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Title: Endangered Species Protection in the Arctic: A Comparative Legal Study of the Polar Regions of Europe and North America
Authors: Mackie, Sarah Elizabeth
Issue Date: 2020
Publisher: Newcastle University
Abstract: The Arctic is changing faster than any other region on earth. Climate change is leading to warming within the Arctic at least twice the rate of the rest of the planet. Climate change, combined with the impact of pollution, plastics in the ocean, natural resource extraction, and many other harmful anthropogenic activities, is threatening the survival of many Arctic species. Reliant on sea ice habitats or adapted to bitterly cold conditions, animals and plants in the Arctic are facing extinction if they cannot be protected. Endangered species protection in the Arctic is primarily the responsibility of the nation states with territory north of the Arctic Circle. Each country has their own laws and regulations aimed at protecting species. This project uses a comparative legal method to assess the effectiveness of the endangered species protection systems within the domestic legal systems of the Arctic nations of Europe and North America. The study considers the legislation, regulations and other written laws of each country as well as using a number of case studies to demonstrate how the law is used in practice. Selection of the case studies is made possible through the collation of reported endangered species court cases from north of the Arctic Circle over the past two decades. By conducting a comparison of domestic endangered species protection laws within the Arctic, this project identifies strengths and weaknesses in the systems of the various jurisdictions, draws on examples of good practice which could be used to influence changes in the approach of other Arctic countries and makes recommendations of improvements which need to be made to help Arctic species to survive the threats which they will face in the coming years.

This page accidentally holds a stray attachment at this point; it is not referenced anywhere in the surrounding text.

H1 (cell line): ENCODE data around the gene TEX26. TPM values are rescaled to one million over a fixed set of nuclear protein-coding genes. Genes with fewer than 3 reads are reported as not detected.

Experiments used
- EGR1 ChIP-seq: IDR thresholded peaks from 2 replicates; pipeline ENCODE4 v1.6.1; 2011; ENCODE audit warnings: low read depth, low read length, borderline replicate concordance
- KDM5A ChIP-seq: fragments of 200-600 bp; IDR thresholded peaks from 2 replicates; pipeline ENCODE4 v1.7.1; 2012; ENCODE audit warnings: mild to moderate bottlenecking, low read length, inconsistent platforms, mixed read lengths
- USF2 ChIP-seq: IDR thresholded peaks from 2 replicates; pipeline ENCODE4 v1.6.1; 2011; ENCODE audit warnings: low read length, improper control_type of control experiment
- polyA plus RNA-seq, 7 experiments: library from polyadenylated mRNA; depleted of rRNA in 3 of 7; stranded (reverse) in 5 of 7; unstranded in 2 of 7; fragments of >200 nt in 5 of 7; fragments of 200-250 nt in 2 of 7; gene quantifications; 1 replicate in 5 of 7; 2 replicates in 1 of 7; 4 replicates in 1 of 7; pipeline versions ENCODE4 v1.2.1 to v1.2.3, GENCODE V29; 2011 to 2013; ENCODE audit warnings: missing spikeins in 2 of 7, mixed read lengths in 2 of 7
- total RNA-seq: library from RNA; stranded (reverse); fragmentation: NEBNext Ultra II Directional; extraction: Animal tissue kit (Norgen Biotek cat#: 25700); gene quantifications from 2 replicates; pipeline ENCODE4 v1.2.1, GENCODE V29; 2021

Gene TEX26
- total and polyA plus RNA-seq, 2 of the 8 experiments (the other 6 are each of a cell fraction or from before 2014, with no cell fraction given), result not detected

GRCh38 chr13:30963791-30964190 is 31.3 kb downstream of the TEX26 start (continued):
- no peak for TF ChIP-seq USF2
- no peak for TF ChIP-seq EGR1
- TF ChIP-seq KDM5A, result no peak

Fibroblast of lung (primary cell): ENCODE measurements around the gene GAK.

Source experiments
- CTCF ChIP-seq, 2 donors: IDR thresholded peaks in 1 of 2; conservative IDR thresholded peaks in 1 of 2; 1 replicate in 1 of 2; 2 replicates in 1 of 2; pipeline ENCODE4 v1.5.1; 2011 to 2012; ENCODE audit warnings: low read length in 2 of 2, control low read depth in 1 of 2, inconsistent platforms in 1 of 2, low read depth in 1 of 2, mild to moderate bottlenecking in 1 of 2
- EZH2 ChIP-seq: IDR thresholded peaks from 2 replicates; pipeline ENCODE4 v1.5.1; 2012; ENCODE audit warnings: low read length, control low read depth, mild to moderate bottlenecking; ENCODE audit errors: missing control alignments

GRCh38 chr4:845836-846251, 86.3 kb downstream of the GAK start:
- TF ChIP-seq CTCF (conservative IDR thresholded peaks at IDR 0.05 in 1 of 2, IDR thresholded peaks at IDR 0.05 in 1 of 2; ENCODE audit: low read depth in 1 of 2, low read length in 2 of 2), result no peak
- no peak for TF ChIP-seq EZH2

Description: Ph. D. Thesis
Appears in Collections:Newcastle Law School

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